12 January 2011: EP Meeting: Challenges of Rare Cancers
Rare Cancers: Specific challenges to citizens and leading researchers
On 12 January 2011, Marisa Matias (GUE/NGL, PT) organised in collaboration with the European Cancer Patient Coalition (ECPC) a FACE workshop on Rare Cancers: Specific challenges to citizens and leading researchers. The event gathered MEPs, patient organisations, representatives from the commission as well as from the industry. Please find below a summary of the discussions. Please click here to access the Workshop agenda. Please note that presentations are available on demand.
Patricia Garcia from the ECPC opened the meeting on behalf of Marisa Matias who was delayed due to other commitments. She started by mentioning the support of 81 MEPs for FACE and also reminded the floor about the recent positive development on the cross-border healthcare proposal as well as the falsified medicines dossiers. She then briefly introduced the speakers of the first panel.
Rarer Cancers – An Urgent Need for Policy
Petru Luhan (EPP, RO) began by stating that today’s event was an occasion to continue to make all parties talk about what can be done in the field of cancer and specifically rare cancer. There is not much on the political agenda of member states nor the EU he explained, and there are today 3 million people who have cancer. This is a signal he said, that we have to do something. The question is also how many do not have access to a test and then how many people actually have cancer. The only efficient way to go is to combined technological evolution, financial support and the political framework. As regards technological evolution there is still a lack of research and development. Luhan then mentioned the new tool proposed by a Romanian researcher for cancer diagnosis and the improvement in the cancer research field. On the financial framework he regretted the lack of involvement of relevant applicants for funding under the FP7. Finally, on the political framework he stated that there are still huge discrepancies between member states regarding access. The objective would be to have equal access to treatment. But health is not a competence of the EU and this is to be addressed, unless there is a DG dedicated to these issues as well as money and people to deal with it at EU level. He then added that he will put pressure on the commission to take action on rare cancer and to dedicate money. Rare cancers are a specific challenge. There are often late and incorrectly diagnosed. There is a lack of research and therapies and there is a lack of interest in the development of new therapies.
Luhan then came on saying that 20% of cancers are considered to be rare. Cancers and rare diseases are on the EU agenda. But there are still many challenges to be addressed. The improvement of methodology and clinical trials is one of them. The development of new drugs, equal access to treatment and focus on prevention are others.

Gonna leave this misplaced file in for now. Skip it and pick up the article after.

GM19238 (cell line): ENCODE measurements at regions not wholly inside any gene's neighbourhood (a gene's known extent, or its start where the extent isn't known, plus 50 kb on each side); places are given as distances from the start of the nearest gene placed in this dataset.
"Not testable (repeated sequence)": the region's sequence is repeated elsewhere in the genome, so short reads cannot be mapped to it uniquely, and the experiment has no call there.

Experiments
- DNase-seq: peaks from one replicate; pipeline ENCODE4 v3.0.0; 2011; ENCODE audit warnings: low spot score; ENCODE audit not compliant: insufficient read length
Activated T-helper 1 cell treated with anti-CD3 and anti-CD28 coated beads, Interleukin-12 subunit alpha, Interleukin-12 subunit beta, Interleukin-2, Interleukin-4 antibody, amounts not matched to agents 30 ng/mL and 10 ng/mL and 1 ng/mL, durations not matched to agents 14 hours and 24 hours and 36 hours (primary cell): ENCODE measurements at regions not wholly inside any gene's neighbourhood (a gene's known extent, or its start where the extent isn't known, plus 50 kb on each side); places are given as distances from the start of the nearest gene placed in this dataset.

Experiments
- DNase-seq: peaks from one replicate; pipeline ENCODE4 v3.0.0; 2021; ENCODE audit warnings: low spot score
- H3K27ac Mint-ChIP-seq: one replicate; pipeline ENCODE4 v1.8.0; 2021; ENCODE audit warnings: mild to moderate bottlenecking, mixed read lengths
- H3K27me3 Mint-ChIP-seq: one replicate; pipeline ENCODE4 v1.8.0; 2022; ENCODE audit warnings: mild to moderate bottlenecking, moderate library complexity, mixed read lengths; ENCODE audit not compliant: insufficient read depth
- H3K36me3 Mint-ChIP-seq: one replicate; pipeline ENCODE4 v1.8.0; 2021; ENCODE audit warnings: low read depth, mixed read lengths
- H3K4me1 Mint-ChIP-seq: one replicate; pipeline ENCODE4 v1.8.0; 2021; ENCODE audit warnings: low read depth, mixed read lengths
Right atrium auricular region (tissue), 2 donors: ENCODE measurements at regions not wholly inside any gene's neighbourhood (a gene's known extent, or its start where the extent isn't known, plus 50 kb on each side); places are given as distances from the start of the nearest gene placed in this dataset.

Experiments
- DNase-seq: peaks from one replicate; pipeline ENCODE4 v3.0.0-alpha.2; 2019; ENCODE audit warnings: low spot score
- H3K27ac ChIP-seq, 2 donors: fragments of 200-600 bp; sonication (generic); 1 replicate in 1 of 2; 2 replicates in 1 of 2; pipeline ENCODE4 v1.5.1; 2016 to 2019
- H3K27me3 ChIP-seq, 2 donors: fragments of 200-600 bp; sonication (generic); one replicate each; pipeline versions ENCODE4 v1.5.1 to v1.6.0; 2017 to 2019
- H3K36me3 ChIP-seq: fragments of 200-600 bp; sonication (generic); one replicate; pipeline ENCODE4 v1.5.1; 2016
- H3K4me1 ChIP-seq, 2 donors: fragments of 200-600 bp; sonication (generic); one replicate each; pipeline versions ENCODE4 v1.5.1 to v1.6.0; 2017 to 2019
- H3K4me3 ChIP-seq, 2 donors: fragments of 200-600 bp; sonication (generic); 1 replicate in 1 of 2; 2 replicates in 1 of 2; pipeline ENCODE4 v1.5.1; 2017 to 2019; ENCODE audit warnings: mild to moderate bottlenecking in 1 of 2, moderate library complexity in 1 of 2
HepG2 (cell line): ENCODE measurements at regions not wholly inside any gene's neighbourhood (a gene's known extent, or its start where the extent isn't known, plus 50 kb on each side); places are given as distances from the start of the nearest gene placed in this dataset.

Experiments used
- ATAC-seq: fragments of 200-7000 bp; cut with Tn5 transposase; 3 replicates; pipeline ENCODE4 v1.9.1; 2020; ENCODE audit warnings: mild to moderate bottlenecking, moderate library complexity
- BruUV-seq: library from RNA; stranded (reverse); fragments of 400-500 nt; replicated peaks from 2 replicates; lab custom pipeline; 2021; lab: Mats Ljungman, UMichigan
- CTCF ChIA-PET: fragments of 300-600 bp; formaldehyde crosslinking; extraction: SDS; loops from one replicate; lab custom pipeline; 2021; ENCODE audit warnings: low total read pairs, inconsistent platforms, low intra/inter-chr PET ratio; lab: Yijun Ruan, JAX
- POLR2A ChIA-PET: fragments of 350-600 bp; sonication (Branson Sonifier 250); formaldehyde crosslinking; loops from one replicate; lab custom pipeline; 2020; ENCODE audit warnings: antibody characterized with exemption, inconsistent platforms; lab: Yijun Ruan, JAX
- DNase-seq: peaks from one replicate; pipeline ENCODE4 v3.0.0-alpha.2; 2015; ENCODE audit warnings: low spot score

Rare cancer patients also face challenges that can only be addressed through the collaboration of all parties, politicians, the pharma industry, patients, health professionals and academics.
Luhan concluded by proposing a few changes.
More research and innovation. Prevention is important but not all types of cancer can be prevented. Rare cancers are not taken enough into consideration.
Better communication: MEPs are expecting patient organisations to educate them on these issues as they do not know everything.
Luhan also mentioned the issue of the use of off-label drugs. People are not aware of how to use these drugs.
Surveillance of rare cancer is essential.
To ensure that the EU presidency put cancer high on the political agenda.
He concluded by inviting all participants to an event he will organise in the European parliament between March and May to launch the new cancer testing tool he previously referred to.
Responding to a question from the floor, Luhan explained that there is no real control of which drugs patients are using. The use of off-label drugs is a huge problem but there is no solution yet. He then added that he will send a letter to the commission to ask about any action on this issue.
Another participant raised the possibility of enhancing the problem of rare cancer by pushing national plan for rare diseases. He mentioned the Europlan project that proposes templates for national plans for rare diseases. As regards off-label drugs use, he agreed that this is an important issue in the frame of rare disease but there is no clinical studies. It should be part of the reflection of the newly set up rare diseases working group he added.
Tom Hudson, ECPC president then spoke on behalf of Dr. Adamo Adamou former MEP who was unable to attend the meeting. Reading through the letter prepared by Adamou, he raised the problem of delayed and incorrect diagnosis, the lack of expertise, the lack of research, and the problem of access to clinical expertise. There are few clinical trials as they are few patients he added, and a lack of interest in these diseases. Rare cancers are not rare at all he stated, and they deserve attention. Treatments existing for cancer do not usually work on rare cancer. Hudson then remarked that if cancer is on the political agenda there remains a lot to be done notably on clinical trials, the development of drugs and on equal access. The visibility of rare diseases has to be improved. National plans on rare disease have to be supported and EU cooperation as well. Expertise has to be linked as well as knowledge sharing he explained. Finally all parties have to work together.